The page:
house they would have pulled it about his ears. -- They
then sent horsemen after us, every road ; but as we had
the start of them, and the weather being so very bad,
they either did not overtake us, or missed us. Mr.
Barnes told them we were not officers, but relations
of his wife's, from Penobscot, and were gone to Lan-
; that, perhaps, might have deceived them.

Account of the proceedings of the aforesaid officers, in
consequence of further orders and instructions from
General Gage, of the 20th March following ; with
occurrences during their mission.

THE twentieth of March Captain Brown and
myself received orders to set out for Concord,
and examine the road and situation of the
town ; and also to get what information we
could relative to what quantity of artillery and provi-
sions. We went through Roxbury and Brookline, and
came into the main road between the thirteen and four-
teen mile-stones in the township of Weston ; we went
through part of the pass at the eleven mile-stone, took
the Concord road, which is seven miles from the main
road. We arrived there without any kind of insult
being offered us, the road is high to the right and low
to the left, woody in most places, and very close and
commanded by hills frequently. The town of Concord
lies between hills that command it entirely ; there is
a river runs through it, with two bridges over it, in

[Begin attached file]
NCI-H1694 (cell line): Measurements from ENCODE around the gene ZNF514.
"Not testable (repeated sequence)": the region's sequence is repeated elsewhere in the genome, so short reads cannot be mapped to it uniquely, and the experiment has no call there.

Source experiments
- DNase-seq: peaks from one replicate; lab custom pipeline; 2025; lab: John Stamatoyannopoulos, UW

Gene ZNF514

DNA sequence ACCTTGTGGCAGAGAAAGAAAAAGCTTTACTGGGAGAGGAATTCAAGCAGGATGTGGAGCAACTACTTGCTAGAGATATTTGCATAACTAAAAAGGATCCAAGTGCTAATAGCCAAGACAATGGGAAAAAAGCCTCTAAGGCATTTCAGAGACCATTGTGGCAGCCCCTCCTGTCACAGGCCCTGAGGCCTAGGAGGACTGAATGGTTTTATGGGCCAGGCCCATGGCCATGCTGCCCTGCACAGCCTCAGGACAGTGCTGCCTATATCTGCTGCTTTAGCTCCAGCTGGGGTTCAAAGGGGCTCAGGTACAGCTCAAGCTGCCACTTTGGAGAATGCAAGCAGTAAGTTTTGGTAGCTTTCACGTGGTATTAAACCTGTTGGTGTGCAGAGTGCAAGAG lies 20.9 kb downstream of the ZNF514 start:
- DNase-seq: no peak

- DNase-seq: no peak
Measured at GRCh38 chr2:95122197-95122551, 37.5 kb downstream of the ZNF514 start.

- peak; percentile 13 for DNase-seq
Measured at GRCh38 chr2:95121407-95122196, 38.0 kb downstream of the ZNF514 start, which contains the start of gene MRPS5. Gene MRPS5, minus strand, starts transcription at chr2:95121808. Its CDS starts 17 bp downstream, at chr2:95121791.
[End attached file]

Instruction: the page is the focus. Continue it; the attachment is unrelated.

summer it is pretty dry ; the town is large and co-
vers a great tract of ground, but the houses are not
close together but generally in little groups. We were
informed that they had fourteen pieces of cannon (ten

iron and four brass) and two cohorns, they were mount-
ed but in so bad a manner that they could not elevate them
more than they were, that is, they were fixed to one
elevation ; their iron cannon they kept in a house in
town, their brass they had concealed in some place
behind the town, in a wood. They had also a store
of flour, fish, salt and rice ; and a magazine of pow-
der and cartridges. They fired their morning gun, and
mounted a guard of ten men at night. We dined at
the house of a Mr. Bliss, a friend to government ;
they had sent him word they would not let him go out
of town alive that morning ; however, we told him if
he would come with us we would take care of him,
as we were three and all well armed, -- he consented
and told us he could shew us another road, called the
Lexington road. We set out and crossed the bridge
in the town, and of consequence left the town on the
contrary side of the river to what we entered it. The
road continued very open and good for six miles, the
next five a little inclosed, (there is one very bad place
in this five miles) the road good to Lexington. You
then come to Menotomy, the road still good ; a pond
or lake at Menotomy. You then leave Cambridge on
your right, and fall into the main road a little below
Cambridge, and so to Charlestown ; the road is very
good almost all the way.

In the town of Concord, a woman directed us to Mr.
Bliss's house ; a little after she came in crying, and
told us they swore if she did not leave the town, they
would tar and feather her for directing Tories in their

TRANSACTIONS of the British troops previous to,
and at the Battle of
Lexington ; with a Return of
their killed, wounded and missing,
as made to Gene-

ON the night of the 18th of April 1774, at nine
o'clock, the grenadiers and light-infantry of the
army at Boston, received orders to embark immediately
under the command of Col. Smith, in the men of war's
boats, and proceed according to his directions. They